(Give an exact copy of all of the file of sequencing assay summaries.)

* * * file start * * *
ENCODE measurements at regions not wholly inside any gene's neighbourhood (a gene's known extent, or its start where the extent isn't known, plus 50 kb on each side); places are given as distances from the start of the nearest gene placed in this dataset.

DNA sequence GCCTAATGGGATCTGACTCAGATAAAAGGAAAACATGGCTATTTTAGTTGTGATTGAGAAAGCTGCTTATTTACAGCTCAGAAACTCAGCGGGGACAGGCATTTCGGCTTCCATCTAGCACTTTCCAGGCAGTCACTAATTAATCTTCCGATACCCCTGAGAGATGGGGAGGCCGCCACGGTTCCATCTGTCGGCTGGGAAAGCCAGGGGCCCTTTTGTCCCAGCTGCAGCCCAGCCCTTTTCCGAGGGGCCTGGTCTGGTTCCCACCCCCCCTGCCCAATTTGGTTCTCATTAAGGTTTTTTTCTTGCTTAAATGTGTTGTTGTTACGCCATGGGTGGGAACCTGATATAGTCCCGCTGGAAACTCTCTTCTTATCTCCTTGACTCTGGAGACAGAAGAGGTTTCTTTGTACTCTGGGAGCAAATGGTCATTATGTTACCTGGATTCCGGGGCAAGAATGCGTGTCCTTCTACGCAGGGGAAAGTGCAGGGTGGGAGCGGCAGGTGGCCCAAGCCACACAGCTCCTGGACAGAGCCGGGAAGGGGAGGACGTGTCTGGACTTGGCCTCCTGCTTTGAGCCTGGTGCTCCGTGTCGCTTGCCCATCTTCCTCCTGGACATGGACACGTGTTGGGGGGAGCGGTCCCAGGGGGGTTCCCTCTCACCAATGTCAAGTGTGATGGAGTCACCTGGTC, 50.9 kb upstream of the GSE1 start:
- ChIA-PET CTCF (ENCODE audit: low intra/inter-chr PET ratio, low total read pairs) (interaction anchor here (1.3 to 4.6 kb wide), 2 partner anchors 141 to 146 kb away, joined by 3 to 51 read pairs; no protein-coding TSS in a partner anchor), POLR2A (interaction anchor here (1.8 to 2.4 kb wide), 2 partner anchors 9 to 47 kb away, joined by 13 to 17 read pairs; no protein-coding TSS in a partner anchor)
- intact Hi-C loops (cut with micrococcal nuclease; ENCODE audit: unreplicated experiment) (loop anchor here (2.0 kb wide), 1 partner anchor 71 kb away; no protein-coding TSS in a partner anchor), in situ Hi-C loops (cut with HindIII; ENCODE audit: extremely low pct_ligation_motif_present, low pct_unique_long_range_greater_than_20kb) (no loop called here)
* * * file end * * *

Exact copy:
ENCODE measurements at regions not wholly inside any gene's neighbourhood (a gene's known extent, or its start where the extent isn't known, plus 50 kb on each side); places are given as distances from the start of the nearest gene placed in this dataset.

DNA sequence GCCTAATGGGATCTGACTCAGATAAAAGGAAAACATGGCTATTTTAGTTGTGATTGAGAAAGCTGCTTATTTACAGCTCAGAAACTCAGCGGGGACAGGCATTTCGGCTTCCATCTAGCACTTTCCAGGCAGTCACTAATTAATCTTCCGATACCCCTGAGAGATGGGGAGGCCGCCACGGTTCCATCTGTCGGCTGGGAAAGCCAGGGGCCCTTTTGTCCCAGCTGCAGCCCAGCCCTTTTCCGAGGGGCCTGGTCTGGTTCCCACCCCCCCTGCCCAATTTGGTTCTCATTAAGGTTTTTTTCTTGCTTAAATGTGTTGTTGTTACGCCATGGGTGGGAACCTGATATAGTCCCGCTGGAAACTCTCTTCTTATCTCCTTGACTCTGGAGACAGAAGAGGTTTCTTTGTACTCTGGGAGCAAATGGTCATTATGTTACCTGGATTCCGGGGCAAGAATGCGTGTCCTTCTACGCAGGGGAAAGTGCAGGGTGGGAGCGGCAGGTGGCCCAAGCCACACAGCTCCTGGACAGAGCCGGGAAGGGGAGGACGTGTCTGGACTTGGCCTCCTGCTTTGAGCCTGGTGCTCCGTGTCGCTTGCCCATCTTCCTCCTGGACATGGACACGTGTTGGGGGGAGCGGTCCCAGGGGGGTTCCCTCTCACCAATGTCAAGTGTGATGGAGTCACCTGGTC, 50.9 kb upstream of the GSE1 start:
- ChIA-PET CTCF (ENCODE audit: low intra/inter-chr PET ratio, low total read pairs) (interaction anchor here (1.3 to 4.6 kb wide), 2 partner anchors 141 to 146 kb away, joined by 3 to 51 read pairs; no protein-coding TSS in a partner anchor), POLR2A (interaction anchor here (1.8 to 2.4 kb wide), 2 partner anchors 9 to 47 kb away, joined by 13 to 17 read pairs; no protein-coding TSS in a partner anchor)
- intact Hi-C loops (cut with micrococcal nuclease; ENCODE audit: unreplicated experiment) (loop anchor here (2.0 kb wide), 1 partner anchor 71 kb away; no protein-coding TSS in a partner anchor), in situ Hi-C loops (cut with HindIII; ENCODE audit: extremely low pct_ligation_motif_present, low pct_unique_long_range_greater_than_20kb) (no loop called here)